The key industries driving the Israeli economy are ICT and oil and gas. Israel has a strong innovation and technology business culture, with an eco-system for start-ups that has been ranked as the best in the world outside the US, a reported level of venture capital activity described as the highest per capita in the world, and more than 275 multinational R&D centres present in the country. For information on doing business and opportunities in Israel please see the Austrade website.
Australia is a long-standing supporter of a negotiated, two-state solution to the Israel-Palestinian issue. Our aid to the Palestinian Territories (PTs) is a tangible demonstration of this support. Our assistance is helping to strengthen the economic and social foundations of a future Palestinian state which can provide jobs and services for its people. In 2016-17, Australia will provide $43.6 million in development assistance in the Palestinian Territories. Our main aid partners are the UN Relief and Works Agency for Palestinian Refugees in the Near East (UNRWA), civil society and the Palestinian Authority.
Australia has a long history of supporting Palestinians. Our development program focuses on strengthening the economy, building institutional capacity and providing services.
Improved public financial management and a more competitive agricultural economy in the PTs
Well-functioning institutions and a robust economy are important building blocks for a viable state. Australia is supporting agriculture as a driver of economic growth and a tool for strengthening community fabric through the third phase of the Australian Middle East NGO Cooperation Agreement (AMENCA 3). We support the Palestinian Authority’s public financial management capacity through the World Bank’s Palestine Reform and Development Plan Trust Fund. The provision of Australia Awards continues to enable Palestinians to influence their futures and their institutions. Our scholarships focus on academic disciplines that support agriculture and private sector development.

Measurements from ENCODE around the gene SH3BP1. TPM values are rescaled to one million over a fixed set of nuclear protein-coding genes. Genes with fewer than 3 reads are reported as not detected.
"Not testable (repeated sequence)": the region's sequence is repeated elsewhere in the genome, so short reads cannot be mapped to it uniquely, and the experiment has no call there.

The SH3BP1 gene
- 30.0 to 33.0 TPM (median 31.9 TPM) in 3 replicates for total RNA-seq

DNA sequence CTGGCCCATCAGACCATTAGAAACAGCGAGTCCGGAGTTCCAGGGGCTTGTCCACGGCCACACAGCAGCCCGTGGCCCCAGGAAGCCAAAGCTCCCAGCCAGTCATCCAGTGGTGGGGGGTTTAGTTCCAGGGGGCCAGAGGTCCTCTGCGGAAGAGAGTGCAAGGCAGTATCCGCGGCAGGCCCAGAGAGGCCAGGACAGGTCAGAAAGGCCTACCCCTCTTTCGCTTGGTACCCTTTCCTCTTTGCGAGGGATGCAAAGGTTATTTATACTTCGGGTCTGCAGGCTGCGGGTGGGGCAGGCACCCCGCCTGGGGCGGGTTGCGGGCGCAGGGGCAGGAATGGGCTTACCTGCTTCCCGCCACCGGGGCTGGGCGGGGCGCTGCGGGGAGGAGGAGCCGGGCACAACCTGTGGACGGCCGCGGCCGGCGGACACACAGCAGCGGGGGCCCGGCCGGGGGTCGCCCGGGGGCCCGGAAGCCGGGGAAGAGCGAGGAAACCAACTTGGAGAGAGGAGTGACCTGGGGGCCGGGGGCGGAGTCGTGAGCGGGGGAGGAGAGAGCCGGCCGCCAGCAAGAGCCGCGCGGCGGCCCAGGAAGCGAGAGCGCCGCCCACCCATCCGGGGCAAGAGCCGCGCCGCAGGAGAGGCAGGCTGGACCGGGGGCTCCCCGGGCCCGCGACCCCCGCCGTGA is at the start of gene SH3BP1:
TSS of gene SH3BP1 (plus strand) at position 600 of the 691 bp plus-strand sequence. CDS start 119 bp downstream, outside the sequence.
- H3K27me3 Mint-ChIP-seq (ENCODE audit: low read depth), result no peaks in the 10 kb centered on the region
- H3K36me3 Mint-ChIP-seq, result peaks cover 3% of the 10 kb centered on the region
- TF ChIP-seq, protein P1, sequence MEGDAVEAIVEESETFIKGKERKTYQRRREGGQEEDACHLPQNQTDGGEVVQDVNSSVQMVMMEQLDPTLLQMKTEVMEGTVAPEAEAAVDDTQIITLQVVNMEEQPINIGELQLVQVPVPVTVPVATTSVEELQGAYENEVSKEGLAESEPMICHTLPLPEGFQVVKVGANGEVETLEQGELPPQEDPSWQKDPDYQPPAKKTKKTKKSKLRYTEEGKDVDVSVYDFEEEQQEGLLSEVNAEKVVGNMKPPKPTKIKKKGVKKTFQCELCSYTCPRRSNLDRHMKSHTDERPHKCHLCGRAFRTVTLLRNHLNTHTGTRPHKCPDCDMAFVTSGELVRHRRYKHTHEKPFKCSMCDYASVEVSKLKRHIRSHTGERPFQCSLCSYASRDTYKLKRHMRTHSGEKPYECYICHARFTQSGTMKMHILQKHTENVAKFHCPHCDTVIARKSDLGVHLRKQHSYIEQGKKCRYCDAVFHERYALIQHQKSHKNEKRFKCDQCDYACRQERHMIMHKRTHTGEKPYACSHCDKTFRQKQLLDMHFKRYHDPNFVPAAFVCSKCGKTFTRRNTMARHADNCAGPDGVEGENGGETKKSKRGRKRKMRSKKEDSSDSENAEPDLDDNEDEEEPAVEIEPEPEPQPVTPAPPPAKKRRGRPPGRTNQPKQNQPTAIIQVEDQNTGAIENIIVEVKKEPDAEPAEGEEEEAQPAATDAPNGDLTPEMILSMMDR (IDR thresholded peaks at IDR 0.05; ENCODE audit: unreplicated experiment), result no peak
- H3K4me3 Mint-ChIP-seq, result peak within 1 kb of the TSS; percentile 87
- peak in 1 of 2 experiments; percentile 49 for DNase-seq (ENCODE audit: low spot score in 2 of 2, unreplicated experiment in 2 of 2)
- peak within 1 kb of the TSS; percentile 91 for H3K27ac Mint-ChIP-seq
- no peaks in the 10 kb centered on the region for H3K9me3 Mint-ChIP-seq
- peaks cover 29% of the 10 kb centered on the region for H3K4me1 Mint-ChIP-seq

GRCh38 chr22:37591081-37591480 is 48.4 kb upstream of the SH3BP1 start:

Palestinian refugees are able to access quality basic services
We are supporting UNRWA to provide education and health services to Palestinians and to improve living conditions in refugee camps. We have provided targeted and responsive humanitarian assistance after conflict through trusted partners such as UNRWA, UNICEF and Australian NGOs. We support Australian and Palestinian NGOs and civil society organisations through AMENCA 3, the Direct Aid Program (DAP) and the Australian NGO Cooperation Program (ANCP) to provide local solutions to local problems.
- Australian funding to UNRWA contributed to universal primary education for half a million Palestinian refugee children (half girls) attending school and supported over 9.1 million patient visits at health centres in 2015-16.
- Safe drinking water and sanitation facilities in 52 disadvantaged schools, benefited over 30,400 students in 2015-16.
- Our previous NGO program, the Australia Middle East NGO Cooperation Agreement - Phase 2 (AMENCA 2) facilitated more than $80 million in additional agricultural produce between 2011 and 2015.
- Scholarships have been awarded to 51 Palestinians (including 16 women) since 2011, which support public sector management skills within the PA, legal expertise in universities and agriculture sector development.
- Our funding to UNRWA helped repair 70,000 damaged or fully destroyed homes after the Gaza conflict in 2014.
- More effective public institutions in the Palestinian Territories (as assessed by the World Bank and IMF).
More information on development assistance to the Palestinian Territories.